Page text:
Fig. 3: Cross-section in weft direction for the formation of pleated fabric

Main methods for the production of pleated fabrics (Plissé)

The weaving machine of pleated fabrics must be equipped with two warp beams in addition to a device for displacement of the woven pleated fabric, or with variable beating up.

Weaving machine equipped with a special pleated device

At the beginning of this method both returning elements ‘back rest and breast-beam’ take the most far on the right lying position as illustrated at point A in Fig. 4 When the intended folds length is reached, they are farther on the left (B). The distance between the two limit points A and B is determined by the fold length.

After the last weft insertion within the fold length and with beginning of the next inter-fabric part, the pleated length is formed by returning back of the back rest and breast-beam into the starting position (A), at that moment the back rest pull the tight warp to the back position (A).

image

Fig. 4: Device for pleated fabrics weaving

The coordination of pleated fabric and take-up mechanism are shown in Fig.5. The height of the formed fold is equal to about half of the fold length before the backward-movement of the tight warp yarns.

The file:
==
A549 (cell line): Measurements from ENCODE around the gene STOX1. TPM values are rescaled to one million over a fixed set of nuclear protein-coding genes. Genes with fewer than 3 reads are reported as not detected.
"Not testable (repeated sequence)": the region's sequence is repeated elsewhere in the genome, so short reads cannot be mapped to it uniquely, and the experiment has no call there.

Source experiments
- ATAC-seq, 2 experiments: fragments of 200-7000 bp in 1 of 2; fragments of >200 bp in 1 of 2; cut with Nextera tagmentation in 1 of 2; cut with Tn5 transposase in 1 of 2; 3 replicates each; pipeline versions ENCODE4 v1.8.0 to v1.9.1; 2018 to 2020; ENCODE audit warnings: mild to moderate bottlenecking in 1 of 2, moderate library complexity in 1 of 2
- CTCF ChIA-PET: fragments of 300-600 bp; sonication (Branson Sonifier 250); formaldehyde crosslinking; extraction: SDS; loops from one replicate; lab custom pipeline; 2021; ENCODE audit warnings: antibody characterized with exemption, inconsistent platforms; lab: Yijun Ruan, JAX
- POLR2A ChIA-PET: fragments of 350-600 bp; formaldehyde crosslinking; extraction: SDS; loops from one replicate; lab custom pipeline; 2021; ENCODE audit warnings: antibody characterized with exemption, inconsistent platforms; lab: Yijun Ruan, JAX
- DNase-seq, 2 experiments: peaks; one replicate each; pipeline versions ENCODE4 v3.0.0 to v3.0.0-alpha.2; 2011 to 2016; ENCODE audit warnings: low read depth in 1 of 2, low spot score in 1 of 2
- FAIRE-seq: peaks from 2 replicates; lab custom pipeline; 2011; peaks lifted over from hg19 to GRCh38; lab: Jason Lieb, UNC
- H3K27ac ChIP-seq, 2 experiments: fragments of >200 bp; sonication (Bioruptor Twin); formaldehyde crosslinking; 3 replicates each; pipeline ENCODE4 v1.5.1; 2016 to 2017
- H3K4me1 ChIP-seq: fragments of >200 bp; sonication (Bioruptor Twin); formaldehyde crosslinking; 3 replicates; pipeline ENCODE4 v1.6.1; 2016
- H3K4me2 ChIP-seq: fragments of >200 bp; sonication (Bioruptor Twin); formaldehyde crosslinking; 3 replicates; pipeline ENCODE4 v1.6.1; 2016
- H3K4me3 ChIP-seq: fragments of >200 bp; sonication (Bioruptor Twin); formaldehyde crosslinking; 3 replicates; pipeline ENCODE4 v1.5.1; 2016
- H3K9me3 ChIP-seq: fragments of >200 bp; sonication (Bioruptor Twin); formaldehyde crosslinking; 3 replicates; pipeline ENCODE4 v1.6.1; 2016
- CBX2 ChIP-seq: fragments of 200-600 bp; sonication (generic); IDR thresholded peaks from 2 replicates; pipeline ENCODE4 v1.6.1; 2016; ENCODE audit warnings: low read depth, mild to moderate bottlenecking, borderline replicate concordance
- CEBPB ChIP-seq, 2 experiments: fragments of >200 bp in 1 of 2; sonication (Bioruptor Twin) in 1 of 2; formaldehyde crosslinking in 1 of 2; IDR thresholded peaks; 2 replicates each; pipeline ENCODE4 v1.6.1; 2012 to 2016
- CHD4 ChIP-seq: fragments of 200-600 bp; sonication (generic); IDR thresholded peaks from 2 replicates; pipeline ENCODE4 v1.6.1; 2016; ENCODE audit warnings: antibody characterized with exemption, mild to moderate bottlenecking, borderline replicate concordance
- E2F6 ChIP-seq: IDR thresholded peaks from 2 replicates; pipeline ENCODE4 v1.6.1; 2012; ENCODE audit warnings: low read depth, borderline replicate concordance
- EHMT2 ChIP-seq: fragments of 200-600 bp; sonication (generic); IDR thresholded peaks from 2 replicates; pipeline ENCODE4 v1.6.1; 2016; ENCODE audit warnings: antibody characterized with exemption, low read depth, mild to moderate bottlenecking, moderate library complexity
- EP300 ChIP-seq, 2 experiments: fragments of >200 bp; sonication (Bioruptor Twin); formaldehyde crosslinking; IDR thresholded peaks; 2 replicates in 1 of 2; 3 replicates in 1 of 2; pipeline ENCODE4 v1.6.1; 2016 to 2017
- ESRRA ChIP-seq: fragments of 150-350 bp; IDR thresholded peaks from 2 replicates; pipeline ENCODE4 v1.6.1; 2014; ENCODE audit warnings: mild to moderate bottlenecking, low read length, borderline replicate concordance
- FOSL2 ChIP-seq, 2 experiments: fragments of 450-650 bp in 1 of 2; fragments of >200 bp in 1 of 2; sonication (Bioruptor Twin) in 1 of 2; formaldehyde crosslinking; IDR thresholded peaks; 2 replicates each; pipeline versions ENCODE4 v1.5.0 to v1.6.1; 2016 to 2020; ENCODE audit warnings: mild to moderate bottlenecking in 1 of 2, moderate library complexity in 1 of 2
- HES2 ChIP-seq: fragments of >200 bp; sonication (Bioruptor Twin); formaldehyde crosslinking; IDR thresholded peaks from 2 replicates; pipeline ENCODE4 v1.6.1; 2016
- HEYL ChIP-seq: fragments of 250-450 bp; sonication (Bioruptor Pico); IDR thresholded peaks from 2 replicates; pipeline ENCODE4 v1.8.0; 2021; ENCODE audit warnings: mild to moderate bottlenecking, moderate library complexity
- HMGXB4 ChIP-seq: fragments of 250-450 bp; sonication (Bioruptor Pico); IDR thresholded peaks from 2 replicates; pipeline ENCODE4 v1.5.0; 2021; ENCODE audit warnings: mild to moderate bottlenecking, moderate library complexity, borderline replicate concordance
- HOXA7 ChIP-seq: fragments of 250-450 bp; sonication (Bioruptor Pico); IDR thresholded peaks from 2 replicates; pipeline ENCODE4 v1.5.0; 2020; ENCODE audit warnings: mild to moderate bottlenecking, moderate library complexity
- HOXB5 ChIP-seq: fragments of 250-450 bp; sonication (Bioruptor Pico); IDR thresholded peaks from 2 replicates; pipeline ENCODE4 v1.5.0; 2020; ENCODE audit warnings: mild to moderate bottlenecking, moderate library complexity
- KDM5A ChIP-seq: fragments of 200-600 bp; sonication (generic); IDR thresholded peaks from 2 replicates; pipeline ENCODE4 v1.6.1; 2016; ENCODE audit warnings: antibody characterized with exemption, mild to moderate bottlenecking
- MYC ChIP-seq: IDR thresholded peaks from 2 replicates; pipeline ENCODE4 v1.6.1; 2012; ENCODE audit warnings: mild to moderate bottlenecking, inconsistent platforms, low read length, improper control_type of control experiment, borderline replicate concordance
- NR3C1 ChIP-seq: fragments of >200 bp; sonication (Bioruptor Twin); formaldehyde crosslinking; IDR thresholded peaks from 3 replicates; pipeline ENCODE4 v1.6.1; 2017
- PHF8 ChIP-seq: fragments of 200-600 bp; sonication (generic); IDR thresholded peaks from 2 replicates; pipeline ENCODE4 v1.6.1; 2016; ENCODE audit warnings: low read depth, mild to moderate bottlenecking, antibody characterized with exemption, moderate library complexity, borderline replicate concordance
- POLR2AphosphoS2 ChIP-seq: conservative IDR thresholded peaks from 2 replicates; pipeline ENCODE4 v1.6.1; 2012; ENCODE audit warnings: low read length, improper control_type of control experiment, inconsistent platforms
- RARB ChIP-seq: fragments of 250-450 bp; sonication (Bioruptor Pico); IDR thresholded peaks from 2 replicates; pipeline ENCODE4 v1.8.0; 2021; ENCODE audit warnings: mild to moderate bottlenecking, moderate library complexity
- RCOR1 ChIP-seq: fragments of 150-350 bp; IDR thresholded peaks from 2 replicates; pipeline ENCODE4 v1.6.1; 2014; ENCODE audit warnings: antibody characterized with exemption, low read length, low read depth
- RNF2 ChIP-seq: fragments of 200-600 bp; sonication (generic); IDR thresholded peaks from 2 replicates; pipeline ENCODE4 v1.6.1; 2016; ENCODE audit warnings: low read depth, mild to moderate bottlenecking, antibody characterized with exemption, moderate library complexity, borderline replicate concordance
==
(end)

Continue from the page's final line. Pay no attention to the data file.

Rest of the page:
image

Fig. 5: Movement coordination of pleated fabric and take-up device

Weaving machine equipped with a fabric displacement device

This method represents a wrinkles formation for the pleated fabrics on the weaving machine; it is somewhat old method as shown in Fig. 6. During the insertion of wrinkle wefts, the take-up device is stopped, at the same time, the fabric is held under tension by the bar 4 parallel to the breast-beam. This bar 4 is moved over the linkage 5 in direction of arrow. This movement is produced on the weaving machine supplied with a dobby device as follows: By means of the chain 6 the shift lever 7 is raised, whereby over the pawl 8 the ratchet gear 9 is turned around a certain amount. The change gear 9 is connected firmly with crank 10, at which sits the linkage 5. The ratchet gear 9 is secured by the pawl 11.